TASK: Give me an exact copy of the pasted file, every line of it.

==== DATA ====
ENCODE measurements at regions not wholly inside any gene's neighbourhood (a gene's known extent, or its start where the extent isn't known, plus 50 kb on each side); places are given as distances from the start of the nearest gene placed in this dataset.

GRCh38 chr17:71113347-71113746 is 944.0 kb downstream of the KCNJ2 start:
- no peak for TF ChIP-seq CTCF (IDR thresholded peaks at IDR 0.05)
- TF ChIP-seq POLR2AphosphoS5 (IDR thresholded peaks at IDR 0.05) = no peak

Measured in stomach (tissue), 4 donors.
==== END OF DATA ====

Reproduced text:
ENCODE measurements at regions not wholly inside any gene's neighbourhood (a gene's known extent, or its start where the extent isn't known, plus 50 kb on each side); places are given as distances from the start of the nearest gene placed in this dataset.

GRCh38 chr17:71113347-71113746 is 944.0 kb downstream of the KCNJ2 start:
- no peak for TF ChIP-seq CTCF (IDR thresholded peaks at IDR 0.05)
- TF ChIP-seq POLR2AphosphoS5 (IDR thresholded peaks at IDR 0.05) = no peak

Measured in stomach (tissue), 4 donors.